Barry B Wolfe






Neurotransmitter receptors are involved in transducing information in the central and peripheral nervous systems. My laboratory studies receptors and their associated proteins and biochemical signaling systems. We are especially interested in receptors that are utilized for fast transmission, such as the nicotinic acetylcholine receptor. Such receptors are composed of multiple subunits and the effects of each of these subunits on the function and pharmacology of the assembled receptor is incompletely understood.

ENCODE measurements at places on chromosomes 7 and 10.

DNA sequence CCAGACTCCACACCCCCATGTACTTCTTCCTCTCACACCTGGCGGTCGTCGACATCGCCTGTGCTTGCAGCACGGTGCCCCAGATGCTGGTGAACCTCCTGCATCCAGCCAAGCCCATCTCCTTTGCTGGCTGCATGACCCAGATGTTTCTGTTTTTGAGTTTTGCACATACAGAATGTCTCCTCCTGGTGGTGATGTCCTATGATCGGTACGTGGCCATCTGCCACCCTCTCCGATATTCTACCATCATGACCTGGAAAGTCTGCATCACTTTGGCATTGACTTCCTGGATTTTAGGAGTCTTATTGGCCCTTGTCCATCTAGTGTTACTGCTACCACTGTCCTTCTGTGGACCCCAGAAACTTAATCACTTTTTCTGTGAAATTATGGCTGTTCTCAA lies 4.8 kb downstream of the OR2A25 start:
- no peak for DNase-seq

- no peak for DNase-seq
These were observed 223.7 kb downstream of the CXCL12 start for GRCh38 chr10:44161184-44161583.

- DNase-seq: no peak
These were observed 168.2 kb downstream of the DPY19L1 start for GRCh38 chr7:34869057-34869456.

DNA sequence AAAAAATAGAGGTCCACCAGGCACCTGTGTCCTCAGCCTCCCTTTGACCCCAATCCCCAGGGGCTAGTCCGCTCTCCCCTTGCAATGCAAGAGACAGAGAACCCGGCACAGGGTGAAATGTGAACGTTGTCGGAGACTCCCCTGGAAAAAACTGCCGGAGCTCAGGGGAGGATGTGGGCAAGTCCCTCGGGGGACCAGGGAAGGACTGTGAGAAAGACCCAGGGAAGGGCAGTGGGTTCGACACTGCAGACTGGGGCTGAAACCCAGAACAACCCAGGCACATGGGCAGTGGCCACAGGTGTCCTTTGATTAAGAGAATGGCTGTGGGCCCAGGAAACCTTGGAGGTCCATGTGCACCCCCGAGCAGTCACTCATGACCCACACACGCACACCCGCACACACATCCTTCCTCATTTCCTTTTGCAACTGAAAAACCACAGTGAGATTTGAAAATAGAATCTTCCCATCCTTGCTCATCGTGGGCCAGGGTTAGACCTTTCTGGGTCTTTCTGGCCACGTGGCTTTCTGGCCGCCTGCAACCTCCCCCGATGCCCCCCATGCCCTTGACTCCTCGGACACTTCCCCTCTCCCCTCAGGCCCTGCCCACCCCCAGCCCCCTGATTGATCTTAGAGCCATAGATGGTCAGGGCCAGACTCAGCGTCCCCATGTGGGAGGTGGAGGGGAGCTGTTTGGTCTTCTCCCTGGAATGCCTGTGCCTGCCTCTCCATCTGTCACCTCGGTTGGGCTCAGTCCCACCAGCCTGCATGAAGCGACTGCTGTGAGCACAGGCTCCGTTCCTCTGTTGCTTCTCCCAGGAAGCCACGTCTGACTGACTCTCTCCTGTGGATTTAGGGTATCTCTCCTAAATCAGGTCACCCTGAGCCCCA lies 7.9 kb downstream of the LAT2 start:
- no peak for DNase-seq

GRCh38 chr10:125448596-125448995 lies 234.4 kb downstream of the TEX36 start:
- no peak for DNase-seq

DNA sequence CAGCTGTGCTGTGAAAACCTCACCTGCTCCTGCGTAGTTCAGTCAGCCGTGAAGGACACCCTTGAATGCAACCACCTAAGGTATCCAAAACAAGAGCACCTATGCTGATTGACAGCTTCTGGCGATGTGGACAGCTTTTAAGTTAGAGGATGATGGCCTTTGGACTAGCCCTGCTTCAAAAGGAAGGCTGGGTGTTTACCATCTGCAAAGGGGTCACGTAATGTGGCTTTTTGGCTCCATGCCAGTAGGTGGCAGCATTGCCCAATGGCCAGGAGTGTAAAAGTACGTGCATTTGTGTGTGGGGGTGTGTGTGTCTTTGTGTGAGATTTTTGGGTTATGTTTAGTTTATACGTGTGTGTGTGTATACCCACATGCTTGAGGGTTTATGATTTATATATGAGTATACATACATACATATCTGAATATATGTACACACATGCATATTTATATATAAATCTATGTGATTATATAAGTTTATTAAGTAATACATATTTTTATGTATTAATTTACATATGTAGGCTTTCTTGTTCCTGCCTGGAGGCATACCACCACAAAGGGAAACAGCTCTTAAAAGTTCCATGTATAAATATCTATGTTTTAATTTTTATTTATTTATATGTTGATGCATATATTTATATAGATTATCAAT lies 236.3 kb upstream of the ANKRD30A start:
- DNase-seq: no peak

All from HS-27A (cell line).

The major project underway in the laboratory involves neuronal nicotinic receptors. These receptors are ligand-gated ion channels important in the brain in memory and learning as well as mediating most of the neurotransmission in the peripheral nervous system. Many subunits exist that can form these receptors and the properties of the resulting receptors depend on their subunit composition. Studies are underway to elucidate which combinations form in native tissues (brain and peripheral ganglia) and by what mechanisms they regulate following chronic exposure to nicotine (e.g. smoking). Several antibodies have been developed to study these receptors, their subunit combinations, and their regulation both in vivo and in vitro. Studies are underway trying to understand the neurophysiological importance of subunit type and order in this pentameric receptor. Using molecular approaches, receptors are being generated with each of the five subunits being in a defined position to try to understand the functional, pharmacological, and regulatory significance of each of the subunits.